Although there was no moshing and masks stayed on at the Julien Baker concert, it was anything but quiet. People in line cautiously befriended each other, bonding over which songs they suspected they would cry to and how strange it felt to be back in line for a concert again.
“It’s a very polite crowd tonight,” said Justin Martin, a bartender at the Majestic Theater. “I work at some of the other venues around here, and some things can get out of hand. People don’t like to be policed about the masks. It’ll be nice to have a quieter night.”
This was the overwhelming consensus among attendees: any song could open the floodgates, and although the live music scene felt unfamiliar, it was good to be back.
Opener Thao, a San Francisco-based veteran rocker influenced by Lucinda Williams and punk music, energized the audience with her electrified mandolin and catchy, yet haunting guitar hooks. She seemed to hover above the floor in her leather booties, that is, until the blue lights behind her flashed and she finished a song with angsty stomps. Those spooky riffs in combination with howly vocals and Elvira-esque bangs gave Thao’s set the vibe of a vintage Halloween soundtrack that had gone indie-rock.
As Thao switched from her black electric guitar to the amped-up mandolin, she revealed that her bassist and drummer had recently told her what it means when a Gen Z audience calls her “mommy.” The crowd laughed and echoed off their favorite Freudian-inspired TikTok sounds. Then, Thao mentioned that her fifth album would be available at the merch table.
“Hand-stamped by mommy, I guess?” she laughed with a guitar pick between her teeth.
The crowd erupted into cheers and laughter as Thao launched into her next song.
She ended her set with “Fool Forever,” calling on Julien Baker, her band and the audience to participate in a cacophonous call and response. Thao’s music feels like snapping back at an authority figure — there’s wit, intensity and just enough danger to keep egging on the adrenaline.
That adrenaline carried the audience to feel every ounce of the hurt and longing that characterizes Baker’s music. This tour and her third album, “Little Oblivions,” released in the winter of 2021, are the first that feature Baker backed by a band. Her previous shows and albums were largely solo acts, with Baker alone, armed with only her guitar and a piano, according to UW-Madison student Rae Leung.
“Her style is so raw and confessional, and I’m curious to see if having a full band will change that at all,” Leung said.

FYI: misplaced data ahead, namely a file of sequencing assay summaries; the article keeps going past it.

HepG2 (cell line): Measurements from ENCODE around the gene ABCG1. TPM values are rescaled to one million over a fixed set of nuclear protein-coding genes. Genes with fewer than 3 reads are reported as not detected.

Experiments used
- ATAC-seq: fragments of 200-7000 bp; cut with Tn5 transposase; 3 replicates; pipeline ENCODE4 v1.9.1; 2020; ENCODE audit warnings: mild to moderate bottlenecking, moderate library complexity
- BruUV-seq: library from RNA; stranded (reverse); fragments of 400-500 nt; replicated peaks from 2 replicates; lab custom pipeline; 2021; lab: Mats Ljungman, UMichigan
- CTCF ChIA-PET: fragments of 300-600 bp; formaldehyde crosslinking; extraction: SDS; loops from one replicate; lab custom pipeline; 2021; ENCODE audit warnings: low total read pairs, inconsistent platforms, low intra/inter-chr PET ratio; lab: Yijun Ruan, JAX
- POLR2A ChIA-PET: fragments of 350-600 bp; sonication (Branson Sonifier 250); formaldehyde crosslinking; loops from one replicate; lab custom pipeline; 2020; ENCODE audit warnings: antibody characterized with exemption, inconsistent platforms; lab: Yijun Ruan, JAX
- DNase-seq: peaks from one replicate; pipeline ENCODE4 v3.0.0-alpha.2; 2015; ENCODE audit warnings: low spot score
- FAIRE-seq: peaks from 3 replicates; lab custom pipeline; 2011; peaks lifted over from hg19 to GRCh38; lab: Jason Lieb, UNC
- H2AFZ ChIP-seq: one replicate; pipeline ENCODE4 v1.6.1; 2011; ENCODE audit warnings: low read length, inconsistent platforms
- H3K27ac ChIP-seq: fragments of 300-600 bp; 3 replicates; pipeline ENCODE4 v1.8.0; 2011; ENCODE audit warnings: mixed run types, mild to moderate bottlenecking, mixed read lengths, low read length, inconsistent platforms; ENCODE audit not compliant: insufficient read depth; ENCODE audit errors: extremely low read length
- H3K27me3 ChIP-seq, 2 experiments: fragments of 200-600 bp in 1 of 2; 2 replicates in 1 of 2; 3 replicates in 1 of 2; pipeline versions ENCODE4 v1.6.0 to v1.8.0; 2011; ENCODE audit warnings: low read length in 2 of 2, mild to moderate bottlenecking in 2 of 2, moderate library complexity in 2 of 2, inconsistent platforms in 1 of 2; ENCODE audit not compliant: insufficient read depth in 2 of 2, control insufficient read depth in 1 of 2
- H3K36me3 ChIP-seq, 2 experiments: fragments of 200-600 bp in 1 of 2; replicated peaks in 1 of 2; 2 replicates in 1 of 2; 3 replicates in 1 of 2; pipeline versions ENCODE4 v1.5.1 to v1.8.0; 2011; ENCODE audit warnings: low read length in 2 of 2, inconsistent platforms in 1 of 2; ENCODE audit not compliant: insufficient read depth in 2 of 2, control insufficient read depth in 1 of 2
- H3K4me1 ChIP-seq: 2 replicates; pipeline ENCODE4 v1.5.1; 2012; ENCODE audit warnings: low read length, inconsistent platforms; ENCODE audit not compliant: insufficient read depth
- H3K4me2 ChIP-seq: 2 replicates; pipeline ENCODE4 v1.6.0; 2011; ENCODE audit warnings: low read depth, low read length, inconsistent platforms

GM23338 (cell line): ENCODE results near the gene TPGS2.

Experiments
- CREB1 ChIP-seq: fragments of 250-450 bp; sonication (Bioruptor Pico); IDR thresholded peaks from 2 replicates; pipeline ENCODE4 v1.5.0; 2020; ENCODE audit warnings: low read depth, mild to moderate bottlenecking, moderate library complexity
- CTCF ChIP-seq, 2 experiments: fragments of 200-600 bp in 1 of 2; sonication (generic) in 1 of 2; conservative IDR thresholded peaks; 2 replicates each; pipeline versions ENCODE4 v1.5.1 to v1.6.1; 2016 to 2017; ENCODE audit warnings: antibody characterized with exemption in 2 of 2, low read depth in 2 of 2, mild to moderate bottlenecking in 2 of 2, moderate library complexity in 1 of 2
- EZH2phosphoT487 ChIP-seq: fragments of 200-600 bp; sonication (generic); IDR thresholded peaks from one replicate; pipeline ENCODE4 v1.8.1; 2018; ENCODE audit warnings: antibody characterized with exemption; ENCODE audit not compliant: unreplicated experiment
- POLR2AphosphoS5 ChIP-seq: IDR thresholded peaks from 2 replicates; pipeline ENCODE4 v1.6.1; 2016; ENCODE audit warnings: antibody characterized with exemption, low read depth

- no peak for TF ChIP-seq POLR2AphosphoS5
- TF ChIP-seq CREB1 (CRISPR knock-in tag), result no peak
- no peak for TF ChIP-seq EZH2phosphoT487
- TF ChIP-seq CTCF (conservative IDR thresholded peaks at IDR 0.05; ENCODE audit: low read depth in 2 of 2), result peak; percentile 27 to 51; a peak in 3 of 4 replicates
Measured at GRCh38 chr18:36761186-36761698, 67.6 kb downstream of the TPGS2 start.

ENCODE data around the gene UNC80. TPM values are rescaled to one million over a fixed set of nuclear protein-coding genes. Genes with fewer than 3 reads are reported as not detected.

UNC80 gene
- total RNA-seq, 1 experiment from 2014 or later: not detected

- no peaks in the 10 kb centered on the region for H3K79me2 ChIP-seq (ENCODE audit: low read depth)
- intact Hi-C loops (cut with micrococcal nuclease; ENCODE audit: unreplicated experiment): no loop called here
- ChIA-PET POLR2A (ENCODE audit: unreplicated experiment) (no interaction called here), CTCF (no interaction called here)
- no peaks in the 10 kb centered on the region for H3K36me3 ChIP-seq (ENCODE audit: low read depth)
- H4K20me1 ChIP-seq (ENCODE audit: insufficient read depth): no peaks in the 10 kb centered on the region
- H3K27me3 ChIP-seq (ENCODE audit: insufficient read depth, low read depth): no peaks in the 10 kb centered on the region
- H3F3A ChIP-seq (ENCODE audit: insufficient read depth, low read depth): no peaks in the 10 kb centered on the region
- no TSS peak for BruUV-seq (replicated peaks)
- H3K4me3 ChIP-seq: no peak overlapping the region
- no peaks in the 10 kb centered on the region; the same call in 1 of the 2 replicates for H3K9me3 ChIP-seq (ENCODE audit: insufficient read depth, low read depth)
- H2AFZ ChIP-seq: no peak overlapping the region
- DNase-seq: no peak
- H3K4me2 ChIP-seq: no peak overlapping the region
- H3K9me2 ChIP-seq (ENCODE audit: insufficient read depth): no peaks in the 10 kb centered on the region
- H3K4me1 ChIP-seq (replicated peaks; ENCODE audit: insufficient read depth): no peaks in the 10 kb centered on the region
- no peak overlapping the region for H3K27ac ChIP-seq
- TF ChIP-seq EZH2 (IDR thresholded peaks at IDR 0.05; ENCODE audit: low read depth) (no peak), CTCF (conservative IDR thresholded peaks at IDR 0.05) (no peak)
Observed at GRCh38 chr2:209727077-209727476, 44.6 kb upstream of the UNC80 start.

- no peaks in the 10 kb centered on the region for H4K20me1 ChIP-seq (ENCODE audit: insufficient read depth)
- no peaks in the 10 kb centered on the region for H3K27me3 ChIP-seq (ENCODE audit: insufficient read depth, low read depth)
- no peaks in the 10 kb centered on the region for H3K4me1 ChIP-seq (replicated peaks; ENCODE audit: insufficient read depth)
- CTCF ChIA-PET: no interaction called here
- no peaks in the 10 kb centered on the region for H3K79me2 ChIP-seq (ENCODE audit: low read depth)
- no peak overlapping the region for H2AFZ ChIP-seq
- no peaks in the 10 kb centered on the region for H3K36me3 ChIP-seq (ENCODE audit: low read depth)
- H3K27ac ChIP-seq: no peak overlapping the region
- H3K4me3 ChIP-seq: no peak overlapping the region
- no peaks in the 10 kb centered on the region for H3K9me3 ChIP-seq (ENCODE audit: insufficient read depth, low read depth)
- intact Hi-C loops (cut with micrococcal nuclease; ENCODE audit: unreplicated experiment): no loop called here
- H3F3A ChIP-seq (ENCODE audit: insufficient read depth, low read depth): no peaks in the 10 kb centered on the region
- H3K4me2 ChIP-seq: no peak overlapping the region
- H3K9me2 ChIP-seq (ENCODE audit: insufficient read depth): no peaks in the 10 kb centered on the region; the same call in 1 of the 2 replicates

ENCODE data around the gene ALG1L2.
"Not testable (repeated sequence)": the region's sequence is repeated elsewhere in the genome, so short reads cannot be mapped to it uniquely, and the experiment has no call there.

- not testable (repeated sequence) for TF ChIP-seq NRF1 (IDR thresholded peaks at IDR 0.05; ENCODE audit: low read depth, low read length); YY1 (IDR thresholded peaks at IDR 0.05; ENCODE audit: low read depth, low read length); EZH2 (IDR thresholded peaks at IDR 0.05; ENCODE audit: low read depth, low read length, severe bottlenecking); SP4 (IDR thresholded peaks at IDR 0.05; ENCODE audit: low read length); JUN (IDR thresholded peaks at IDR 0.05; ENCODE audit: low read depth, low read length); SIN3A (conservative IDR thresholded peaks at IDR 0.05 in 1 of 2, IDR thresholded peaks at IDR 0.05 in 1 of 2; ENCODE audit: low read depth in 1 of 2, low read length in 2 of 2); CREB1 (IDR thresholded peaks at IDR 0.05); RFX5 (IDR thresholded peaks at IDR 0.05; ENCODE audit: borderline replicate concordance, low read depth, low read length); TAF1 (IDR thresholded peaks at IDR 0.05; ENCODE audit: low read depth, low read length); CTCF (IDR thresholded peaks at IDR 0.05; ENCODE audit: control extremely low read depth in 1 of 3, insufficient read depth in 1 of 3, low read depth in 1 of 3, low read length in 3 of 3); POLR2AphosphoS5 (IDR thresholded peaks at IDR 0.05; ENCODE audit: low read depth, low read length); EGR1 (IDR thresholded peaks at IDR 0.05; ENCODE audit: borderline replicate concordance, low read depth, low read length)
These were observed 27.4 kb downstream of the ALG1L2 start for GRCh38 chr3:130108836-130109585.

Baker grew up in a devout Christian family in suburban Tennessee and was first introduced to music through church. She has since distanced herself from her religious roots, wanting to explore spirituality without labels. Her upbringing in the church is reflected in her music both lyrically and stylistically.
She opened the show with “Hardliner,” the first track off of “Little Oblivions.” Two white spotlights illuminated Baker, dressed in skinny jeans and a dark grey button-down with a name tag reading ‘Carl.’ Her tattoo sleeved shifted and flexed as she played her tan guitar. The opening keyboard notes sounded like an electrified church organ, chords weighing heavy on the ears, like sins on the soul.
The lights and slight fog on the stage were reminiscent of a youth group concert at a contemporary Christian megachurch, and the passion behind the lyrics could easily be mistaken for religious devotion. The close listener will realize that references to saviors and crucifixion are metaphors for Baker’s experiences with trauma, addiction, mental illness and abandonment.
The full band lifted Baker’s melancholy lyrics of an inevitable falling out across the packed venue. As the song progressed, the guitars rang out and yellow lights ascended behind the band. During guitar solos, Baker swung her floral guitar strap around and rocked with her back to the audience. She was just as lost in the music as the audience was.
Between songs, Baker wasted no time with chitchat. As she tuned her guitar, she expressed her gratitude to be out touring again and thanked the audience for wearing their masks and getting vaccinated. The band slipped backstage and some fans hooted to break the silence.
“I love your music!” someone yelled from the mezzanine.
“It’s not for everyone; glad it’s for some,” Baker responded.
She then played “Sprained Ankle,” her very first single that launched her into the music business. The softness of this song matched the light breathiness in Baker’s voice and contrasted from the expressive electric guitars and heavier drums of her newest album. The lyrics took center stage, and the crowd knew every word.
After the final group refrain of “marathon runner, my ankles are sprained,” a hush fell over the crowd before they broke into what can only be described as depressed applause.
Fans found a relatable release in her lyrics. Though they stem from Baker’s own life and experiences, she wrote about them in a more vague and thematic way that allowed any listener to put themself behind the guitar.
“It sucks that Julien and other people have felt like this too,” said Leung. “But if I were an artist, it would make me feel good to know that people can find meaning and catharsis in my music. I would hope it might make them feel less alone in what they’re going through.”
Backed by her band, Baker closed the show with “Appointments,” a song off of her sophomore album. She sang about how hard it is to believe that you’re wanted, and how it’s even harder to give up the hope that you might be someday. The crowd screamed along to every word.
This tour illustrates both Baker’s growth and consistency as an artist by featuring songs off all three of her albums. Each album adds a little more instrumentation and sonic complexity, but she used that skillfully to elevate her intimately relatable lyrics rather than mask them. The style evolves, but the heart-wrenching confessions endure.
Final Grade: A